When writing new software, it is natural to simply follow the beaten paths. People pick up what they are already used to, or what they are told to use, and then get going. There may or may not be proper directions for choosing the technology, but there is invariably a safe bet option that will be chosen. This isn’t wrong per se. What is though, is when no alternatives were ever considered when there was a chance to do so. Keeping your options open would aways prove more profitable than just going with the flow. One characteristic of lagging incumbents is that they often just went with the flow, chose solutions deemed trusted and trustworthy without regard for their own reality, usually not challenging enough the technology stack.


DYI: Improve your home Wi-Fi performance and reliability.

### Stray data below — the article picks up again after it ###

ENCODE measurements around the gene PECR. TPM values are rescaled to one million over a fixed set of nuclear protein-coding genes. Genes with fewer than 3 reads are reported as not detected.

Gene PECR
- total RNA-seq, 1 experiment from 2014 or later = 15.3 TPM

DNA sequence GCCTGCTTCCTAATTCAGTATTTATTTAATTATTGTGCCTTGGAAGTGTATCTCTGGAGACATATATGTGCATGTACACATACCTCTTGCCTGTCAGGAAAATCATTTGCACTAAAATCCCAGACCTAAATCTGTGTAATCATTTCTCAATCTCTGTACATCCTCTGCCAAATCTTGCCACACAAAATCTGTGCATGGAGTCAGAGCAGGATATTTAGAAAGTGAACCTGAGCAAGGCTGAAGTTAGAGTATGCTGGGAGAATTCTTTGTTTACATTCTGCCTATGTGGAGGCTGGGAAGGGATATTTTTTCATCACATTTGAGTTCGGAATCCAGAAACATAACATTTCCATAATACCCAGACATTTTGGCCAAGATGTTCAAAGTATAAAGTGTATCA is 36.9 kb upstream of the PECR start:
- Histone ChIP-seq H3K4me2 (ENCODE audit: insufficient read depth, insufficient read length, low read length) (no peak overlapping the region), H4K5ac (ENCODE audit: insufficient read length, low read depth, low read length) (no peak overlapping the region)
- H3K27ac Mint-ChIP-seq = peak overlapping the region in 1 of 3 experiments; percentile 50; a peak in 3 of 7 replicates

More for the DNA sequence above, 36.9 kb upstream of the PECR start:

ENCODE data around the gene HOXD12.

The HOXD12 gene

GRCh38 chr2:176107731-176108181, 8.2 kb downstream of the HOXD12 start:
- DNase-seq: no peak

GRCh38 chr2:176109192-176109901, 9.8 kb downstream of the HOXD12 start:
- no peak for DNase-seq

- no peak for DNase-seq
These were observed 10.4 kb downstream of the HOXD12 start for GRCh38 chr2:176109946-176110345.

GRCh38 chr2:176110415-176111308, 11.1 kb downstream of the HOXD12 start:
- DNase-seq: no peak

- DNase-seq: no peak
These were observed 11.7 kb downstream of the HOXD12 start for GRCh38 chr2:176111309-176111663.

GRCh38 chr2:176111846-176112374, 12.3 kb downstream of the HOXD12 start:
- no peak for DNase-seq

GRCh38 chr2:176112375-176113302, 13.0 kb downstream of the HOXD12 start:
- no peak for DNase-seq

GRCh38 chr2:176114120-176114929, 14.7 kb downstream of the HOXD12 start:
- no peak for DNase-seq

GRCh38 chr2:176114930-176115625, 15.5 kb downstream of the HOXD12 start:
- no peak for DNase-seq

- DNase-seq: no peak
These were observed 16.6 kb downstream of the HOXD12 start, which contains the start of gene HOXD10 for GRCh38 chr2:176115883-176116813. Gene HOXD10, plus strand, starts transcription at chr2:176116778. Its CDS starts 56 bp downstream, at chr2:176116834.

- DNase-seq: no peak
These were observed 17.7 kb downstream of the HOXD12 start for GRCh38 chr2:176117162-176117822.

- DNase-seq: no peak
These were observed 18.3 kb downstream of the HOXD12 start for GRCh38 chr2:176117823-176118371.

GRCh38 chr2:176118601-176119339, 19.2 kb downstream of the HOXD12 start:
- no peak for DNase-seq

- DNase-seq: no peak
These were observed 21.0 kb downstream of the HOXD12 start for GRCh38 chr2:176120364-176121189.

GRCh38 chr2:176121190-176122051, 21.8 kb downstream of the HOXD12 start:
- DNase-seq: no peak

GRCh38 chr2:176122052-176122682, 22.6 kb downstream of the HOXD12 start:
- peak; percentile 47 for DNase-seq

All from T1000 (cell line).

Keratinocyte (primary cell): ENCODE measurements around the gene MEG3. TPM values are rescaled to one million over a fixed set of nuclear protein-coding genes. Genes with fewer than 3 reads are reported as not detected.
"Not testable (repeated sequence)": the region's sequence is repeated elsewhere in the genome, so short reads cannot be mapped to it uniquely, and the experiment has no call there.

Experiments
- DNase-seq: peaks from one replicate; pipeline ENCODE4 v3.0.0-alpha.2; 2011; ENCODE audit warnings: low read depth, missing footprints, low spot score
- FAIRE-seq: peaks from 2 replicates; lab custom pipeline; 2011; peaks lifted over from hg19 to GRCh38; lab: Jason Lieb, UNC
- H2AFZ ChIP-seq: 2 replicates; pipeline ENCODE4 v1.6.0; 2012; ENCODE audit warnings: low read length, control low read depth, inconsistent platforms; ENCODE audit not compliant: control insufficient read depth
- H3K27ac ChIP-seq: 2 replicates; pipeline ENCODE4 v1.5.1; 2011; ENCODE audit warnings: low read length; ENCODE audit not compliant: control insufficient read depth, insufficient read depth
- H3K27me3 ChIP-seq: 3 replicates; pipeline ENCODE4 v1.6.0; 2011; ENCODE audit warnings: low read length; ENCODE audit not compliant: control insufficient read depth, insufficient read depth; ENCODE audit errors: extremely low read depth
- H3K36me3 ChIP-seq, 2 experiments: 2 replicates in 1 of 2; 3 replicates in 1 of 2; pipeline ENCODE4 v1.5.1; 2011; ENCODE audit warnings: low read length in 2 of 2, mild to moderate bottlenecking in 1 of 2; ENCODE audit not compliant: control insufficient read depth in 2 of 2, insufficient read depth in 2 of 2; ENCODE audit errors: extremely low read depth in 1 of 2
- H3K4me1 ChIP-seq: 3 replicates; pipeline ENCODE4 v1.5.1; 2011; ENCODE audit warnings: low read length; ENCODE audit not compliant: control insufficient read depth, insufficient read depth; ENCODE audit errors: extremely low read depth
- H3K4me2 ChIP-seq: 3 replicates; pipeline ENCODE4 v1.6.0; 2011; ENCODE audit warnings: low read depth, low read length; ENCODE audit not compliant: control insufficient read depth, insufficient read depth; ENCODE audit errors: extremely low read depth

If, like me, you eventually got annoyed by how choppy and frankly slow your home Wi-Fi can become, then this post may be for you.

Does your Wi-Fi feels much slower than you expect it to be? Is it typically slow at the times when your neighbours are also at home, just after work for example, on weekends? Does it perform better when most of your neighbours are asleep? In the affirmative in some of these questions, you may be experiencing Wi-Fi channel overcrowding.

If channel overcrowding is the issue, here is a simple way to solve it:

  1. Identify a channel that is less busy or not at all
  2. Configure your router to use this free channel
  3. Restart it. Et voila.

Here is how a crowded channel looks like

wi-fi network channels


In the picture, you see a lot of coloured areas between 1-8 (numbers at the bottom of the picture), these are wi-fi channel numbers. If your router’s name shows in this area you are likely to have a poor reception. The solution is to move to a quieter channel. In the picture, you see that channels above 108 are totally free. Look at your wi-fi router documentation, look for the word “channel” and find out you to change it. If your router is not able to use the desired channel, it may be because it’s too old for example. If you find that all the channels in your area are too busy then you are out of luck, as far as this tip is concerned.